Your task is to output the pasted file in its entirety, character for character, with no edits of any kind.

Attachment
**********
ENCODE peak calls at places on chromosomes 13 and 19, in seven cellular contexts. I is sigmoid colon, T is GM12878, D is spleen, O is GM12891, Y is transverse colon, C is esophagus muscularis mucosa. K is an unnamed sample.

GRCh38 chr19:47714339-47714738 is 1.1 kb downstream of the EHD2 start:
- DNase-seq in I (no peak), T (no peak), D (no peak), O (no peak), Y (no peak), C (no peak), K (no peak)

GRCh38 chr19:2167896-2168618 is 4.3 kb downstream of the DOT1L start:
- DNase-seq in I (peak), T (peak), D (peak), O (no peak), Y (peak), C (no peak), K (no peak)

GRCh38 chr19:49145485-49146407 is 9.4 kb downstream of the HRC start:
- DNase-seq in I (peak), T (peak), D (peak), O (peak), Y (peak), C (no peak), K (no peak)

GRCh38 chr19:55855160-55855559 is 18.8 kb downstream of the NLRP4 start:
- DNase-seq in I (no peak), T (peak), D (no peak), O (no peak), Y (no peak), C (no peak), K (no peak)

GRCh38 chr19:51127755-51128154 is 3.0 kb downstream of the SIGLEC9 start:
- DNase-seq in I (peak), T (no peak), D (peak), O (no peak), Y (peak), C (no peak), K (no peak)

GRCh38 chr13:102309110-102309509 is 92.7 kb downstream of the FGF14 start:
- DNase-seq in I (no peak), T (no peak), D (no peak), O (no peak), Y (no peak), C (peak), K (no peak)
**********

ENCODE peak calls at places on chromosomes 13 and 19, in seven cellular contexts. I is sigmoid colon, T is GM12878, D is spleen, O is GM12891, Y is transverse colon, C is esophagus muscularis mucosa. K is an unnamed sample.

GRCh38 chr19:47714339-47714738 is 1.1 kb downstream of the EHD2 start:
- DNase-seq in I (no peak), T (no peak), D (no peak), O (no peak), Y (no peak), C (no peak), K (no peak)

GRCh38 chr19:2167896-2168618 is 4.3 kb downstream of the DOT1L start:
- DNase-seq in I (peak), T (peak), D (peak), O (no peak), Y (peak), C (no peak), K (no peak)

GRCh38 chr19:49145485-49146407 is 9.4 kb downstream of the HRC start:
- DNase-seq in I (peak), T (peak), D (peak), O (peak), Y (peak), C (no peak), K (no peak)

GRCh38 chr19:55855160-55855559 is 18.8 kb downstream of the NLRP4 start:
- DNase-seq in I (no peak), T (peak), D (no peak), O (no peak), Y (no peak), C (no peak), K (no peak)

GRCh38 chr19:51127755-51128154 is 3.0 kb downstream of the SIGLEC9 start:
- DNase-seq in I (peak), T (no peak), D (peak), O (no peak), Y (peak), C (no peak), K (no peak)

GRCh38 chr13:102309110-102309509 is 92.7 kb downstream of the FGF14 start:
- DNase-seq in I (no peak), T (no peak), D (no peak), O (no peak), Y (no peak), C (peak), K (no peak)